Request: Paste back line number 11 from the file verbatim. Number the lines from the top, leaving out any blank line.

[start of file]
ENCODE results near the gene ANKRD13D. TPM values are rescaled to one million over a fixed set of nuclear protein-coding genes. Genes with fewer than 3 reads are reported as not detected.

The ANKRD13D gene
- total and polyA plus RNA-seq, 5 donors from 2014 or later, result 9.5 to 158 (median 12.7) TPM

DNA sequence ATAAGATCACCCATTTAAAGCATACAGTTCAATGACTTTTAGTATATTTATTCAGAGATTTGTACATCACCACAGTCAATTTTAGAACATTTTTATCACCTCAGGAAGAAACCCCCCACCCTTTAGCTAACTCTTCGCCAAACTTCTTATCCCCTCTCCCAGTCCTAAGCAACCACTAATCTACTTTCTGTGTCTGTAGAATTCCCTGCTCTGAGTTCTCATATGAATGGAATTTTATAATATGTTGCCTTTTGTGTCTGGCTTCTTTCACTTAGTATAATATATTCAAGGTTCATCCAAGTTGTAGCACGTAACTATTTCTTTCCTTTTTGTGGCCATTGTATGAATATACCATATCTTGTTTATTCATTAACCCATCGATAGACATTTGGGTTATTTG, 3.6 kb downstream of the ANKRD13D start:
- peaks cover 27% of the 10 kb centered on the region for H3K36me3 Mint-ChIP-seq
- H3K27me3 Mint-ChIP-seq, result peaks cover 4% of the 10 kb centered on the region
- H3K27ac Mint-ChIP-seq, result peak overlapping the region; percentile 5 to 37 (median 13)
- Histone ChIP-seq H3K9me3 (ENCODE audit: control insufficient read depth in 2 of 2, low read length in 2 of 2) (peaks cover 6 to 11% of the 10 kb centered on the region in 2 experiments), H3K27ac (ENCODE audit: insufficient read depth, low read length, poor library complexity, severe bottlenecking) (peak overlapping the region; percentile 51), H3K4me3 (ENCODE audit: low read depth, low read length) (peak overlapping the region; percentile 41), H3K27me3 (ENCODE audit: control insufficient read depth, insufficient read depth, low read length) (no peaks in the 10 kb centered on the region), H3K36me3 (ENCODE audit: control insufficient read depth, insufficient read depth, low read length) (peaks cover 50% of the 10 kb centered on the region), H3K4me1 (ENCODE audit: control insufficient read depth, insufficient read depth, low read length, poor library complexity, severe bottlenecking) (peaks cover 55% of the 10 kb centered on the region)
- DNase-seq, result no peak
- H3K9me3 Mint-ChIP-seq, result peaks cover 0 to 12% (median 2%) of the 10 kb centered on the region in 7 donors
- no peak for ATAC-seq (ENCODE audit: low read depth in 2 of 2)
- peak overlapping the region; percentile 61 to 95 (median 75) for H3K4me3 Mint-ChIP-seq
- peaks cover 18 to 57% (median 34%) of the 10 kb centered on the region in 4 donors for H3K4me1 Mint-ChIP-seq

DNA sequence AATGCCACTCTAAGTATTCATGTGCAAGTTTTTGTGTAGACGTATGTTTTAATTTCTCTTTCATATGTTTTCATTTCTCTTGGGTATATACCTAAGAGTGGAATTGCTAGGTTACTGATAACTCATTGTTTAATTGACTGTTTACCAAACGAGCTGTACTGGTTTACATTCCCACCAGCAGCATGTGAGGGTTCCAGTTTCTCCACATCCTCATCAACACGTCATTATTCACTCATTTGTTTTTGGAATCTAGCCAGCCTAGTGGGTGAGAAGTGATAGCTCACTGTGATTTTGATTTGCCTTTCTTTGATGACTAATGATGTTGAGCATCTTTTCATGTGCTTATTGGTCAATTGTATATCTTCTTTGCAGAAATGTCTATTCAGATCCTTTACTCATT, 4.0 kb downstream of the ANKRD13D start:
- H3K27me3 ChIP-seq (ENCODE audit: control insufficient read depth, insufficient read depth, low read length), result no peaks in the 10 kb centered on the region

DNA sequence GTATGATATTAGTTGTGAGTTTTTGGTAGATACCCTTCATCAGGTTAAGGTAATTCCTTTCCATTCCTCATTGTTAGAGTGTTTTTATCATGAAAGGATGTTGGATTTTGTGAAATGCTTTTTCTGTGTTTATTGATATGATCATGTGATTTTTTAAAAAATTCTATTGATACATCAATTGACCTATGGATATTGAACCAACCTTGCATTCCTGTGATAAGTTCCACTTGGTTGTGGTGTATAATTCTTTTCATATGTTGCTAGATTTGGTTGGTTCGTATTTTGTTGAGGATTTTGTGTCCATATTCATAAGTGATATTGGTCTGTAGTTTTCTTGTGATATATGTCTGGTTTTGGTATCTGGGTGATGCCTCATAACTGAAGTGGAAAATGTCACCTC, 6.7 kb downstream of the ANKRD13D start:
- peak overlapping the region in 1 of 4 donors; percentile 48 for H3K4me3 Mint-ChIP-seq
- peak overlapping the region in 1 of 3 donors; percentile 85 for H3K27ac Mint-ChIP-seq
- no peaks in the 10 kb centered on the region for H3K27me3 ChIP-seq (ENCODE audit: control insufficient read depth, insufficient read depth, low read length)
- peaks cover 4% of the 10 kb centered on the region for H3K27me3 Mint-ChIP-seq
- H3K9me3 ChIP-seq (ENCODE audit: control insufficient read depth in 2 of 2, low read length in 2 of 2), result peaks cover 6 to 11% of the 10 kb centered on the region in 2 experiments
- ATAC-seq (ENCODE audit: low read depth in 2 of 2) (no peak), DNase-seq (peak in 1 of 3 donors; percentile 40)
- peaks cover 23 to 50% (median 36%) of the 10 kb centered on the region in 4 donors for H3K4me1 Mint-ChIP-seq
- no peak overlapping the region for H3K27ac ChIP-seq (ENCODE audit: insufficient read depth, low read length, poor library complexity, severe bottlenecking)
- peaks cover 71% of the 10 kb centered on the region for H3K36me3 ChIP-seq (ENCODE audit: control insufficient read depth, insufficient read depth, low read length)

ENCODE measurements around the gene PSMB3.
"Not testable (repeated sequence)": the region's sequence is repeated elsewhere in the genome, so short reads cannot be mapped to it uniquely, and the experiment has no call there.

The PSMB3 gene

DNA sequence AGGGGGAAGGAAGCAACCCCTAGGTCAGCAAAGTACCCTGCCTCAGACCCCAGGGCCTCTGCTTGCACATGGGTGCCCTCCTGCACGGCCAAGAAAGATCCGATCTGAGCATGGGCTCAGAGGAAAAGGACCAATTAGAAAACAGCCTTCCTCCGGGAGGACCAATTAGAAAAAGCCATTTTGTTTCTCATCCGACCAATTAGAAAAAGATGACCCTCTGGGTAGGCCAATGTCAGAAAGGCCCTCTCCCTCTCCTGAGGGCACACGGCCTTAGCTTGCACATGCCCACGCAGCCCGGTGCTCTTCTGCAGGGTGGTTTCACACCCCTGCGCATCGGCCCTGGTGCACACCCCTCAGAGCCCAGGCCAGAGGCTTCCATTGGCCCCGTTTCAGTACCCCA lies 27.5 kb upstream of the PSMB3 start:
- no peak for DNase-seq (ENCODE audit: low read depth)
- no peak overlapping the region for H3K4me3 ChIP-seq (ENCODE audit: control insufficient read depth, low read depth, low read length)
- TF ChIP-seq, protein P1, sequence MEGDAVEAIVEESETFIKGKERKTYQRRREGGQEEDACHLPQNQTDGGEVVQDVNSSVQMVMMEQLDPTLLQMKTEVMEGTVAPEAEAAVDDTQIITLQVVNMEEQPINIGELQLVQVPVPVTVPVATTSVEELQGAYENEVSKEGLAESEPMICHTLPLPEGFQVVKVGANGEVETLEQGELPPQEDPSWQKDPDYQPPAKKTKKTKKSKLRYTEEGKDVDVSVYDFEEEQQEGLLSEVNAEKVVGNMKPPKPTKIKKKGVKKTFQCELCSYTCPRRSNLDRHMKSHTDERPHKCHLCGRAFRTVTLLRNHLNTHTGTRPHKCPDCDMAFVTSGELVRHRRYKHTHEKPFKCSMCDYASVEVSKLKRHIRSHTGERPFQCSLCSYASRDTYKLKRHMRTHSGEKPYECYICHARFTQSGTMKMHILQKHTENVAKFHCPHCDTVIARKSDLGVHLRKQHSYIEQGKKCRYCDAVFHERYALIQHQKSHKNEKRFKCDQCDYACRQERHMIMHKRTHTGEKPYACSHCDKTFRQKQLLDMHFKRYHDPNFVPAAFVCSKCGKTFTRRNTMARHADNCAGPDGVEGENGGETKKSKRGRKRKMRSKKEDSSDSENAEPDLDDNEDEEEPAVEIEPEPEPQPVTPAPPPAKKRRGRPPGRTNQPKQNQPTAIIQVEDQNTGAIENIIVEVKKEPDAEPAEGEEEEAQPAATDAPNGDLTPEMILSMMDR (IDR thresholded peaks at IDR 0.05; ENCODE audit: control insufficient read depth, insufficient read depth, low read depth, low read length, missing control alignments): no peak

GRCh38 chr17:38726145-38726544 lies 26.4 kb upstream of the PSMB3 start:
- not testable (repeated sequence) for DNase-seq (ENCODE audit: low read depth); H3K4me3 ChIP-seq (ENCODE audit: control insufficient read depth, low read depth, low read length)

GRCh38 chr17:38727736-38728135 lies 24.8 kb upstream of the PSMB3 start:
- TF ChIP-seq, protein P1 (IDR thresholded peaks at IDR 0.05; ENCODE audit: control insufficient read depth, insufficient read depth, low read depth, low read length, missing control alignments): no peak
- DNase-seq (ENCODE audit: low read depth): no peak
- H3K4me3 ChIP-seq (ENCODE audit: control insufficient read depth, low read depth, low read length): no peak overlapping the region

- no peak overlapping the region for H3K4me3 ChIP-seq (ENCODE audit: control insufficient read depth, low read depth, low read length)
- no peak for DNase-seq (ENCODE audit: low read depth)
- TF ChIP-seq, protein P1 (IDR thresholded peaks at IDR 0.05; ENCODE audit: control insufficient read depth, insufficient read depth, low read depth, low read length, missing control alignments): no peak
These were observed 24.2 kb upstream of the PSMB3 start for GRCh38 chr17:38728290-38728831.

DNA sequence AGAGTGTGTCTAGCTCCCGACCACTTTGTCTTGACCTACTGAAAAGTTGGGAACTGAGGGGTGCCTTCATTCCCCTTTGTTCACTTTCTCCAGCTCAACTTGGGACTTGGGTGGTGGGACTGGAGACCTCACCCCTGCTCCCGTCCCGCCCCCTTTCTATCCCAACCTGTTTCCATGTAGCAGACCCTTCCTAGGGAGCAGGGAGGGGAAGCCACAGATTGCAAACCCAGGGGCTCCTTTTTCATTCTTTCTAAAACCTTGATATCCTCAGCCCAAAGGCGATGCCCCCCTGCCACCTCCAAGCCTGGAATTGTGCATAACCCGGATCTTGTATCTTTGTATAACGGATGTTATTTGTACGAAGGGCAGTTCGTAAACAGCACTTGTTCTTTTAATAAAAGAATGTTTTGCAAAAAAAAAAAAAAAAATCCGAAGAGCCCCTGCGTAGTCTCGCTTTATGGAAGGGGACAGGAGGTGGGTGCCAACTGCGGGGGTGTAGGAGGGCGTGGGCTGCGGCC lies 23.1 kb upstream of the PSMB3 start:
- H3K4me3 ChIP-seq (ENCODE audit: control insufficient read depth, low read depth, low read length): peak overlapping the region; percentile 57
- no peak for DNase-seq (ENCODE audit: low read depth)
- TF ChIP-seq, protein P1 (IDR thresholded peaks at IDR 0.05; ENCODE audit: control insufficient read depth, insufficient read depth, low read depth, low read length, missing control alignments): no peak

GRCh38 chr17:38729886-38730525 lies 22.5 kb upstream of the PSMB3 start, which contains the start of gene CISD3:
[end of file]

- no peak for ATAC-seq (ENCODE audit: low read depth in 2 of 2)